Reflection by Brother Peter Iorlano, FSC
I am currently serving in higher education at Bethlehem University in the Holy Land.
At present, the university has a student population of 3000. About 25 percent are Christian and 75 percent are Muslim.
Fifteen years ago I was invited to visit Bethlehem University to see if I might minister there. In addition to meeting with the Brothers serving at the university, I was given a list of various faculty and administrative staff to meet.
Between meetings, I happened upon a student, named Yusef, who was standing outside the Brothers’ residence on campus. I said hello and he engaged me in conversation. Quickly, I learned that he was upset; he explained what was disturbing him.
As we spoke, I had a God experience: I became aware that God was speaking to me through Yusef. When I told Yusef that I believed God was speaking to me through his encouragement to me to come to Bethlehem, he was shocked. He said, “how can God speak to you, a Christian, through me, a Muslim?” I responded without thought, “Is anything impossible for God?” Yusef smiled with astonishment. Afterwards, I mentioned this incident to some Brothers and others with whom I interviewed and they, too encouraged me to come to minister at Bethlehem University.
Bethlehem University is the only Catholic University in the Holy Land; it is the first registered institution of tertiary education in Palestine. Founded nearly 50 years ago, it grew out of a long Lasallian presence in primary and secondary education in the Holy Land and other parts of the Near East.
I serve as the Coordinator of Institutional Values, a combination of university ministry, Lasallian formation and mission officer; in addition I teach part time. The pastoral work with students, faculty and staff, and teaching first-year students remedial English and second-year Nursing students Developmental Psychology have provided me a broad experience within this ministry.
During my time at Bethlehem University, I have been challenged to grow, not only professionally, but also spiritually and personally. During the past fifteen years, the Brothers with whom I have lived and worked, my colleagues, and the students I serve wittingly and unwittingly have shown me sides of myself that need to be affirmed, rough edges that need to be smoothed, and sides that need to be polished. In short, through them God has been transforming me.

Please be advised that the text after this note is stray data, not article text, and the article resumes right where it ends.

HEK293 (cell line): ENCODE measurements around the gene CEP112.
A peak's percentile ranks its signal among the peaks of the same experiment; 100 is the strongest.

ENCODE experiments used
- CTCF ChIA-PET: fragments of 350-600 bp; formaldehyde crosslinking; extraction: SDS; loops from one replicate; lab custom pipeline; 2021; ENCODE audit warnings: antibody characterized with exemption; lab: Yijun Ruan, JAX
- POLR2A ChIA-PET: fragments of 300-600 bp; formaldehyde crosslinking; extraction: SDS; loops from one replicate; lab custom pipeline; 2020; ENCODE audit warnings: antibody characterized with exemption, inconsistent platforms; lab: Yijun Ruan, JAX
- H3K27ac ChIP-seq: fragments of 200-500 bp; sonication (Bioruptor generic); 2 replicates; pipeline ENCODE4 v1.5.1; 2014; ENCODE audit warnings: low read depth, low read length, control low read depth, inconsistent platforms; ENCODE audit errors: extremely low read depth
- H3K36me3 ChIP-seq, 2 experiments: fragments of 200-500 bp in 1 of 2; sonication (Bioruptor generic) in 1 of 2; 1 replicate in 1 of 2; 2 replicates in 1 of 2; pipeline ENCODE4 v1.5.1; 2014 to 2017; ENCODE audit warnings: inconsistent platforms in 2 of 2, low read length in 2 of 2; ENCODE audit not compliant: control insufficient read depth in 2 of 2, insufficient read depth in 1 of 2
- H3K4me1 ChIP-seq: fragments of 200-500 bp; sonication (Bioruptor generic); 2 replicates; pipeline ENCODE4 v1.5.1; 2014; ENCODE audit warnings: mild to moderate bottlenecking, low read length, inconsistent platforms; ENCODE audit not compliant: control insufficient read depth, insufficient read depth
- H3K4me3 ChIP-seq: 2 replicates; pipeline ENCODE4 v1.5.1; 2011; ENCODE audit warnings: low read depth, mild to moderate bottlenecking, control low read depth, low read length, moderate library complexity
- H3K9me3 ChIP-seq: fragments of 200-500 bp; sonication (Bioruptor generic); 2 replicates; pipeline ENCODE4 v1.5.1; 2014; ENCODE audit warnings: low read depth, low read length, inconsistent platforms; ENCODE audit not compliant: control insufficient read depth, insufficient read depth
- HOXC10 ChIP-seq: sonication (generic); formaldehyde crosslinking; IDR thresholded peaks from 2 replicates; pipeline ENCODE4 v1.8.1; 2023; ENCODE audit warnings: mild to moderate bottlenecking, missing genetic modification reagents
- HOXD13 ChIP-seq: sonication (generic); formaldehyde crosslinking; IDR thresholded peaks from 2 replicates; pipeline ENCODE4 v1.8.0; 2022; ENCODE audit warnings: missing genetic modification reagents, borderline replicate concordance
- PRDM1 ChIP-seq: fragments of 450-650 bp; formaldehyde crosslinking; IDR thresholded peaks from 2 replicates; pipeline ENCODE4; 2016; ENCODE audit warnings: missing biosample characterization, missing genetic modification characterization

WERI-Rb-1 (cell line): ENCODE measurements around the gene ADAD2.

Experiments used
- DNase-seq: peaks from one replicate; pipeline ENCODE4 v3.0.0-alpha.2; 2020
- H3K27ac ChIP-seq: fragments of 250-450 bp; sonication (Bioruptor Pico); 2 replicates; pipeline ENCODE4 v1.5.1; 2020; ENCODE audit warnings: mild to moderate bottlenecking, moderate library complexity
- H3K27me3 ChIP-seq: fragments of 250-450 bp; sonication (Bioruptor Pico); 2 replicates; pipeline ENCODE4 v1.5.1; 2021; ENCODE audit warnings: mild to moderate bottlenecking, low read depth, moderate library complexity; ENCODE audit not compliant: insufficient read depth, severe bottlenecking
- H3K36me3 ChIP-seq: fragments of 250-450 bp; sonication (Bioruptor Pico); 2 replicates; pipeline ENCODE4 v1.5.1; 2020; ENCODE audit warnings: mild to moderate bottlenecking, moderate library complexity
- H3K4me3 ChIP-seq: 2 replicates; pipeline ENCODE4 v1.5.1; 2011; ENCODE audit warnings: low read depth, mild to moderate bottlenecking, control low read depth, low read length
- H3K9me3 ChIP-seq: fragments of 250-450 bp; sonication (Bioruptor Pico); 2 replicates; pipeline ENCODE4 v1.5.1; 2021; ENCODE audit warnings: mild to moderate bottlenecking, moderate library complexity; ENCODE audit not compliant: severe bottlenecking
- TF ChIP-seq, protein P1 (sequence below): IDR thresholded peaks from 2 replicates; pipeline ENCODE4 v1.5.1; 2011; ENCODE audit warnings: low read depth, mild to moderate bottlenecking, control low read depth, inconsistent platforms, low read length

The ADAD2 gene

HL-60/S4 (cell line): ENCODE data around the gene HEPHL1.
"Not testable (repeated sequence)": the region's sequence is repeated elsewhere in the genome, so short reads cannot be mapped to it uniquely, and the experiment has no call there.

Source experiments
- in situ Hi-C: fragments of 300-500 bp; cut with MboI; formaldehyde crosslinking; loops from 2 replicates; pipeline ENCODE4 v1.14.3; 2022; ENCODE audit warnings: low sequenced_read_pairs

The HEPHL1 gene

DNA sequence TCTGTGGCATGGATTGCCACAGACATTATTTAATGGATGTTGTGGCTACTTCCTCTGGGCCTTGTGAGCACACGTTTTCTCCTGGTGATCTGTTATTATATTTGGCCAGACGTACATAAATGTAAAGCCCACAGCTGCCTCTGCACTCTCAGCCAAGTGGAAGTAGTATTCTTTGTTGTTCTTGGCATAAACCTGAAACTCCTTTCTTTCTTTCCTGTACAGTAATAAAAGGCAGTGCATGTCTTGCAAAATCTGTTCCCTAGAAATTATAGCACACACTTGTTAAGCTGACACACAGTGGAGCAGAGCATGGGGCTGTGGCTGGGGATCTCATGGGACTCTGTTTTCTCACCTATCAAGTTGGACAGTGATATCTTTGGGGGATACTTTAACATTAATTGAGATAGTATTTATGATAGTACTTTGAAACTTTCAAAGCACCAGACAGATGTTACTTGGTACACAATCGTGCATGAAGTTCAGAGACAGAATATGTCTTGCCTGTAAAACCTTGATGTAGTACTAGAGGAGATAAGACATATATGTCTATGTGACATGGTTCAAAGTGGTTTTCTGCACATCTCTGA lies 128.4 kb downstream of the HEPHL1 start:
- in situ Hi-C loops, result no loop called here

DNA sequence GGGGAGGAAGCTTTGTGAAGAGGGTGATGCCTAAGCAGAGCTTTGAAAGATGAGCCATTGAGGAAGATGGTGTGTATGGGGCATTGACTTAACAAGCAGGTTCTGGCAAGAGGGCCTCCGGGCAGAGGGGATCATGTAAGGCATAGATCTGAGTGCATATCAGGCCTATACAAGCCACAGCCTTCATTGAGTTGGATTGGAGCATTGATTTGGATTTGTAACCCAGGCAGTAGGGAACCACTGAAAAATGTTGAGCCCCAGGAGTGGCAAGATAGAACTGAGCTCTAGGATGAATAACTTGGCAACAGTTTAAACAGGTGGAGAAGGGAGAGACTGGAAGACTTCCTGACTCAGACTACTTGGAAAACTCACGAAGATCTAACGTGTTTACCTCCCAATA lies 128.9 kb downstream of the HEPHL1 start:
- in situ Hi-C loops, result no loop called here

I have been educated to be a social worker and a formator; through supervised experience I learned to be a teacher. Though these are roles I perform, these skills involved in these professions are the tools available to me as I try to be Brother to the young people, colleagues and Brothers entrusted to me care.
Daily, various members of these groups of people as well as family and friends populate my prayer: some I bring before the Lord, others drive me to the Lord. Each day I try to be attuned to how God is calling me to serve him through them; sometimes I am more aware than other times. Each day, I try to be attentive to what God is teaching me through them; sometimes I am more aware than other times. The Brothers’ community and the apostolate in which we serve are indeed privileged places to meet God.
When I turned 25-years-old as a new Brother, I wrote a reflection in which I understood my vocation as a Brother to be a professional lover. Nearly 40 years later, I still believe this, but have a more profound understanding of the selflessness required. My life as a Brother is grace-filled: I have a sense that God is leading me home and giving me my daily bread for the journey.